Blossoms that thrive in late winter


Late winter and early spring can be a lovely time in Clark County gardens and landscapes. There are so many blooming plants that thrive in our climate and are undemanding of busy homeowners.

Who needs to grouse about our gray skies when we have so many options for flowers at this time of year? Here are some favorite trees, shrubs, perennials, vines and bulbs that we recommend to give you a welcome burst of blossoms in late winter.


• Witch hazel (Hamamelis) is a small vase shaped tree that comes in many colors. It blossoms on bare wood in January through March, depending on the variety. You can find yellow, orange, red, and many shades in between. The flowers are fragrant, smelling something like vanilla.

• Camellia hybrids (Camellia) are technically shrubs but they will grow to about 15 feet, so some think of Camellias as small trees. Many varieties of these evergreen beauties will bloom in late winter. Watching their swelling buds finally burst into bloom is pretty exciting.

• Cornelian cherry (Cornus mas), another choice for a small tree, will brighten a gloomy day with clusters of bright yellow flowers.


• The Lily of the Valley shrub or Andromeda (Pieris japonica) has fountains of bells that hang from the branches in white, pink or hot pink. The bees love them and they have a light sweet scent. Some plants are variegated, but many have dark, glossy evergreen leaves. These are reliably hardy and low maintenance.

• Forsythia is a mounding shrub that is loaded with bright yellow blossoms on arching stems in March. The shrub can grow very large and is common in the area. For smaller spaces, a number of new dwarf varieties are now available as well.

• Winter Daphne (Daphne odora “Aureomarginata”) is an evergreen shrub that is wonderfully fragrant, with its sweetness carrying on the air in March and April. It’s also a very pretty shrub, with long, narrow leaves edged in creamy gold. Its flowers are small and waxy-looking. They emerge from attractive purple buds. Site it near the door or a path and you will adore its heady scent.

• Winter blooming heath (Erica carnea) are small shrubs that produce massive color in winter. Find varieties that flower in white, and shades of pink and magenta. This small shrub is low growing and evergreen.

• Paperbush (Edgeworthia crysantha) provides superb winter interest and a gardenia-like fragrance. It begins to bloom in December on a silhouette of branches with papery bark and continues through the winter. The individual florets are tiny, but a few dozen make up a 1½ to 2-inch cluster of beautiful yellow flowers.

• Buttercup Winterhazel (Corylopsis pauciflora) is a pure delight in late winter. Toward the end of February, half inch-long clusters of pastel yellow flowers shaped like little lanterns dangle on bare branches. Because of its compact habit and slow growth, it is the ideal choice for a small garden.

• Pink Dawn Viburnum (Viburnum × bodnantense “Dawn”) has pink buds that open to pale pink, highly fragrant flowers as early as December. It often still will be blooming when the new leaves emerge in spring. Plant it in mixed borders or informal screen plantings as it can get fairly large.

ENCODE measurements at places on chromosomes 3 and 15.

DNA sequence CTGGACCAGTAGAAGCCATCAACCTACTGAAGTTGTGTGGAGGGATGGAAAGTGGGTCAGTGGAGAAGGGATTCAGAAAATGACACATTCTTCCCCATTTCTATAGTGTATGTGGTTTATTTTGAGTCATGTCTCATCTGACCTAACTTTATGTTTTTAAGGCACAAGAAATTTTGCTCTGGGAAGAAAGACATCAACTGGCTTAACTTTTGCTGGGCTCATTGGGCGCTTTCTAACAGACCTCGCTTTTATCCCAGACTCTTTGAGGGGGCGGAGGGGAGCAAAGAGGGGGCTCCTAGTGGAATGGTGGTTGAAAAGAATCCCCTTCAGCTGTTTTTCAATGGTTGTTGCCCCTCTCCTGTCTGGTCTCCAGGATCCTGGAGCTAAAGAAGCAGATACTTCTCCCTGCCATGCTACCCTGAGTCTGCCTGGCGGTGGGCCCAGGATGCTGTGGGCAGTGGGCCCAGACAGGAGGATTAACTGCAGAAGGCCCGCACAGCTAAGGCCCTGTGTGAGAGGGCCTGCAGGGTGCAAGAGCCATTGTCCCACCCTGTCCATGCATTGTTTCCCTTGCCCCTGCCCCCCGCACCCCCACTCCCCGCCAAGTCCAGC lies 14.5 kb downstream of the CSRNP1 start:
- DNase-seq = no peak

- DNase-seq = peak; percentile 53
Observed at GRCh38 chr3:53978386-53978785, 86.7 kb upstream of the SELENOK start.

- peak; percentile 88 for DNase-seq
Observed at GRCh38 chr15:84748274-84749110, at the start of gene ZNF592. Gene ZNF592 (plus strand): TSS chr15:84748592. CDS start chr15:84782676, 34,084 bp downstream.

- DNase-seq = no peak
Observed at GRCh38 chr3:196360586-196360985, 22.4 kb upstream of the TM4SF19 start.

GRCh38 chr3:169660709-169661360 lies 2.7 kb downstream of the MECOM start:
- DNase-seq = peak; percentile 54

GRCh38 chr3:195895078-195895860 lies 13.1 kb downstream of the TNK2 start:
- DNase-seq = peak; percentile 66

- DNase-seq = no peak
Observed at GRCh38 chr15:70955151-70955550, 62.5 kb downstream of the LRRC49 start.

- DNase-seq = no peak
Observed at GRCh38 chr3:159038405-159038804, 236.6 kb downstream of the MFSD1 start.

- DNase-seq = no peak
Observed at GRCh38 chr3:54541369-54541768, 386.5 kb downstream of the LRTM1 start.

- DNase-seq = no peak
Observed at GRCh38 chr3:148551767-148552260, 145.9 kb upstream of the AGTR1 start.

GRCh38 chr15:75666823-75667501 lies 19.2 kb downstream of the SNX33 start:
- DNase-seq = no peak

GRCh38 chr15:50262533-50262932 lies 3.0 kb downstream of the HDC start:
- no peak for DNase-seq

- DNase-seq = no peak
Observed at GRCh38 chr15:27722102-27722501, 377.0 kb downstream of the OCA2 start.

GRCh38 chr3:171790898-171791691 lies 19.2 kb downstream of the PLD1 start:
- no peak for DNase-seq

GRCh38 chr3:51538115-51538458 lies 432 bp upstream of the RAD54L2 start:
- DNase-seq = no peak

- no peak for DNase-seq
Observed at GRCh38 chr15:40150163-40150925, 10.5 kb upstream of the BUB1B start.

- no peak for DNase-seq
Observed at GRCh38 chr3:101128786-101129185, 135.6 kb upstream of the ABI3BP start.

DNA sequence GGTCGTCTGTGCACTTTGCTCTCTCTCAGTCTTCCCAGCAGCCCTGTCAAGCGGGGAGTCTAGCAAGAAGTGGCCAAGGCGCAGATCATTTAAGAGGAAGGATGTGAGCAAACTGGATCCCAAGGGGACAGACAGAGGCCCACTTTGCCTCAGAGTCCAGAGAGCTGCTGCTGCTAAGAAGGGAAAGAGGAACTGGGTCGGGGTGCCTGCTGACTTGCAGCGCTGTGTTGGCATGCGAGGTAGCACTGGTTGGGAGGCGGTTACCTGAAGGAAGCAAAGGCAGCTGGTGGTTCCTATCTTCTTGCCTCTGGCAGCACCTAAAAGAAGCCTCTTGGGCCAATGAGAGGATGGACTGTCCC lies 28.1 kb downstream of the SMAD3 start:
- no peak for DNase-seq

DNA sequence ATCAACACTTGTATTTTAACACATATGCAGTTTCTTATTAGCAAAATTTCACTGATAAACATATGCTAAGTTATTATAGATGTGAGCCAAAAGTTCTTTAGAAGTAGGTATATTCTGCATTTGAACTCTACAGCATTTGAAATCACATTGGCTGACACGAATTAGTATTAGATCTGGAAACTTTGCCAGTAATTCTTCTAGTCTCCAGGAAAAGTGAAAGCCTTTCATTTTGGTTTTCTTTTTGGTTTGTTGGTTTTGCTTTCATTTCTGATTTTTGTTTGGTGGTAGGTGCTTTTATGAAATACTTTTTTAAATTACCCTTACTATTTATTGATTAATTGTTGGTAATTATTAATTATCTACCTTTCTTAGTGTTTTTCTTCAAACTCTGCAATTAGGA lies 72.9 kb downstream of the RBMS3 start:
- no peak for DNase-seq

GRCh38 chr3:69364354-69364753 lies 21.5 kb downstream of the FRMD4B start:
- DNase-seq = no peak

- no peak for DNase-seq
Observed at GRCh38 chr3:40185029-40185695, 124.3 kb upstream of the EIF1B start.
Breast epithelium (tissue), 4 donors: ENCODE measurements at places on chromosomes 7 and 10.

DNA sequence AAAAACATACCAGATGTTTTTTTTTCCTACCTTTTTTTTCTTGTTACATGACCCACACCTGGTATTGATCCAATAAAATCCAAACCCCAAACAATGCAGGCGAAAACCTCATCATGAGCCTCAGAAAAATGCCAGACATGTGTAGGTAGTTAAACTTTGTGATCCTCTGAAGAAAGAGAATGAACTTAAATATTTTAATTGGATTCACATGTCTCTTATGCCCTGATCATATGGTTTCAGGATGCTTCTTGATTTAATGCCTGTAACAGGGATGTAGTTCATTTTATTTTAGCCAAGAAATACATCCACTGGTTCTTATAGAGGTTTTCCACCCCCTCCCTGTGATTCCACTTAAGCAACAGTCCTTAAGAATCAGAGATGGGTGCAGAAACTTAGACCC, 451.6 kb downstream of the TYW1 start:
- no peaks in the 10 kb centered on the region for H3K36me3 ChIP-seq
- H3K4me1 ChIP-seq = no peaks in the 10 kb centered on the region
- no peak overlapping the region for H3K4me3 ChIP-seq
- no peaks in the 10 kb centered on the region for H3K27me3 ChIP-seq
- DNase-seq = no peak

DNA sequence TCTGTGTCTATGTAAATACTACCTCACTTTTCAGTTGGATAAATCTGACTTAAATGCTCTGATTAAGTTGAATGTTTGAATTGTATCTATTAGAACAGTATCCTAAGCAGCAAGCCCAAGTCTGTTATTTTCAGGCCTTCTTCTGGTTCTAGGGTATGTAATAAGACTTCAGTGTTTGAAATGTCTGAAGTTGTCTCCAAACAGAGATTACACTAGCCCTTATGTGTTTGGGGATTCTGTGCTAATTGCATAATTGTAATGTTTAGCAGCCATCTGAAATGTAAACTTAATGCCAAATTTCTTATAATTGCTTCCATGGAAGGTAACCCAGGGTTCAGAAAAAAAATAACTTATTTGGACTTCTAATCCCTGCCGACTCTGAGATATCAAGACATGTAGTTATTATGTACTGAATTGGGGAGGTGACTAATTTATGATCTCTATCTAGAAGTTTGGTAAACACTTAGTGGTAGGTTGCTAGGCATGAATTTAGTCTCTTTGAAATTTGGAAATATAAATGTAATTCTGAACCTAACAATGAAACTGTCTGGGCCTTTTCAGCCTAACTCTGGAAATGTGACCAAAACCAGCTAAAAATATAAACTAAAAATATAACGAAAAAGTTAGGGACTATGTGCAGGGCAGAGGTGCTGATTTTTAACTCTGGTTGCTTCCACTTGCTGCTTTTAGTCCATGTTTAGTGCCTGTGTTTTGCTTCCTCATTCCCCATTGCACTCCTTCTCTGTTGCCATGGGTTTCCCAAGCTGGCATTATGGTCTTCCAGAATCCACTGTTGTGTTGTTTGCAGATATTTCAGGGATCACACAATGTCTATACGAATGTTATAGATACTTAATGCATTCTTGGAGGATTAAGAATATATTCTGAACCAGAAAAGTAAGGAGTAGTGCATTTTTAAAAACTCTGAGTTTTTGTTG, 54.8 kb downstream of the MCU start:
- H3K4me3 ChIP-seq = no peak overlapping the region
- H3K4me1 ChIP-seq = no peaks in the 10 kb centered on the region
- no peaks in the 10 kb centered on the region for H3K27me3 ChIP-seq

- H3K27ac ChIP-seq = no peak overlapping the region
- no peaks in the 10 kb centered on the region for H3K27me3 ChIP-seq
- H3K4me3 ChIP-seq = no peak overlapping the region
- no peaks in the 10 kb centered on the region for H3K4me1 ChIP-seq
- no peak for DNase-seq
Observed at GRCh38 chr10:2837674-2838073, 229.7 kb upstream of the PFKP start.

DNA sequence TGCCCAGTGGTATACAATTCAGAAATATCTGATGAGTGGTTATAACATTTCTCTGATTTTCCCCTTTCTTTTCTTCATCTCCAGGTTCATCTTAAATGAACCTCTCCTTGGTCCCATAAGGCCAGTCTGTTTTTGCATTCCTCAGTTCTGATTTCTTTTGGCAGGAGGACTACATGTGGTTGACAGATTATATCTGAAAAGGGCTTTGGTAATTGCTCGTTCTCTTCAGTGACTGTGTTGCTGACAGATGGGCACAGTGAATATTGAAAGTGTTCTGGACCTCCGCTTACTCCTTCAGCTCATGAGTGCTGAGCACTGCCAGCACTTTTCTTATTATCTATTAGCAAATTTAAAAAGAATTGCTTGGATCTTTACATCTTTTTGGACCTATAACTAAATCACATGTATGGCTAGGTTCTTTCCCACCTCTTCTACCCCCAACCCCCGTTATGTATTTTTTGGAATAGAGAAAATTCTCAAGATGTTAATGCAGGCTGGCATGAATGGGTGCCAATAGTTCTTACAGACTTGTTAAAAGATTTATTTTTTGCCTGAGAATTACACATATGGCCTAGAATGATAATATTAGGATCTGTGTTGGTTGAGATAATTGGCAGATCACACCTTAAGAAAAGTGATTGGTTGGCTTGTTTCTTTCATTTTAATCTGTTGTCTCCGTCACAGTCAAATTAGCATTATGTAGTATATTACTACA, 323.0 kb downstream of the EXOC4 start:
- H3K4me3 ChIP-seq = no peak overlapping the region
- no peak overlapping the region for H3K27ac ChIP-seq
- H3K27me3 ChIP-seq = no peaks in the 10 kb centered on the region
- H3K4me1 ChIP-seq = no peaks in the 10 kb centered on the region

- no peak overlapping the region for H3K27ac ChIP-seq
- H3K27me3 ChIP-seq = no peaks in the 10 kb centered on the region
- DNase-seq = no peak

• Lenten rose (Helleborus) is an early bloomer in shades of purple, yellow, apricot, pink and white. There are also double forms and picotees. Large evergreen leaves make it a favorite in Northwest gardens. Be sure to shop when these hellebores are in flower so that you can choose the ones that you like the best.

• Lungwort (Pulmonaria longifolia) has long narrow silver mottled leaves that brighten shady areas. Nectar-rich, clear blue flowers appear in late winter and will continue blooming until late spring. Old mildew-prone varieties have been replaced by those with superior disease resistance so ask for them at your local nurseries.


• Evergreen Clematis (Clematis armandii) is covered in late winter with small white star-shaped flowers that shine against the bold, leathery, dark green foliage. In full bloom, a heady fragrance fills the air heralding the coming of spring.


• Snow drops (Galanthus nivalis) are a favorite prolific and reliable early spring bulb for the Northwest garden. Their delicate flowers appear in mid to late February. Pure white outer petals partly cover the inner petals, which are tipped with a characteristic green V-shaped mark. They are tiny treasures for the late winter garden.

• Winter aconite (Eranthus hyemalis) is a little showoff in the late winter. Bright yellow cup shaped flowers sit on top of a fringe of green leaves. Plant in large groupings for a dazzling display.

• Crocus flowers give beds and borders and pop of color in February to March. They naturalize beautifully in grassy areas, woodlands, slopes or under trees. Some people plant them in a lawn for a spring meadow effect. They come in yellow, purple, white and shades in between.

We hope that you’re amazed by the variety of plants that bloom in late winter and that you’ll find a spot for one or more of them in your garden.